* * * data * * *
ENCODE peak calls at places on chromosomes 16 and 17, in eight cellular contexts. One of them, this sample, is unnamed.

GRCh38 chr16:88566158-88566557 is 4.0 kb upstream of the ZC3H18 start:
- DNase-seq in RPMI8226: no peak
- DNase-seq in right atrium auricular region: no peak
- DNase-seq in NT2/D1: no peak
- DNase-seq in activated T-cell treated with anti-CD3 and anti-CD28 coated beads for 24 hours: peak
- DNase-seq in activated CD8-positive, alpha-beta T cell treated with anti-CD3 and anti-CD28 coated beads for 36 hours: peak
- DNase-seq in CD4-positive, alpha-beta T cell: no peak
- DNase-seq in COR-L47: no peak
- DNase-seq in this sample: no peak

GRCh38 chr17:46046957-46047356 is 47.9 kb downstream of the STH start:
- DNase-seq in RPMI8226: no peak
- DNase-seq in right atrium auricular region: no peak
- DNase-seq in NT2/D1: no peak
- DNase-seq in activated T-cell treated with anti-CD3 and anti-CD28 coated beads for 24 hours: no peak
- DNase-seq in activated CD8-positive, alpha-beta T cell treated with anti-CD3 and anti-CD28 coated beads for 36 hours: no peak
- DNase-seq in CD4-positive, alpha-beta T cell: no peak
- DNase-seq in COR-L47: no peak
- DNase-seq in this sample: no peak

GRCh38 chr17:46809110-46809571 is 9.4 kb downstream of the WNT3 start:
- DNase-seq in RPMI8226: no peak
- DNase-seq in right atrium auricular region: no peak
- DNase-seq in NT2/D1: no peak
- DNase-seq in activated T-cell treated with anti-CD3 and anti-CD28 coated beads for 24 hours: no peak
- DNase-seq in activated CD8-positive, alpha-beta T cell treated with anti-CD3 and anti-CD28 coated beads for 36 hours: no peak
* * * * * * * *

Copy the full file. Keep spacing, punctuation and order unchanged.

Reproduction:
ENCODE peak calls at places on chromosomes 16 and 17, in eight cellular contexts. One of them, this sample, is unnamed.

GRCh38 chr16:88566158-88566557 is 4.0 kb upstream of the ZC3H18 start:
- DNase-seq in RPMI8226: no peak
- DNase-seq in right atrium auricular region: no peak
- DNase-seq in NT2/D1: no peak
- DNase-seq in activated T-cell treated with anti-CD3 and anti-CD28 coated beads for 24 hours: peak
- DNase-seq in activated CD8-positive, alpha-beta T cell treated with anti-CD3 and anti-CD28 coated beads for 36 hours: peak
- DNase-seq in CD4-positive, alpha-beta T cell: no peak
- DNase-seq in COR-L47: no peak
- DNase-seq in this sample: no peak

GRCh38 chr17:46046957-46047356 is 47.9 kb downstream of the STH start:
- DNase-seq in RPMI8226: no peak
- DNase-seq in right atrium auricular region: no peak
- DNase-seq in NT2/D1: no peak
- DNase-seq in activated T-cell treated with anti-CD3 and anti-CD28 coated beads for 24 hours: no peak
- DNase-seq in activated CD8-positive, alpha-beta T cell treated with anti-CD3 and anti-CD28 coated beads for 36 hours: no peak
- DNase-seq in CD4-positive, alpha-beta T cell: no peak
- DNase-seq in COR-L47: no peak
- DNase-seq in this sample: no peak

GRCh38 chr17:46809110-46809571 is 9.4 kb downstream of the WNT3 start:
- DNase-seq in RPMI8226: no peak
- DNase-seq in right atrium auricular region: no peak
- DNase-seq in NT2/D1: no peak
- DNase-seq in activated T-cell treated with anti-CD3 and anti-CD28 coated beads for 24 hours: no peak
- DNase-seq in activated CD8-positive, alpha-beta T cell treated with anti-CD3 and anti-CD28 coated beads for 36 hours: no peak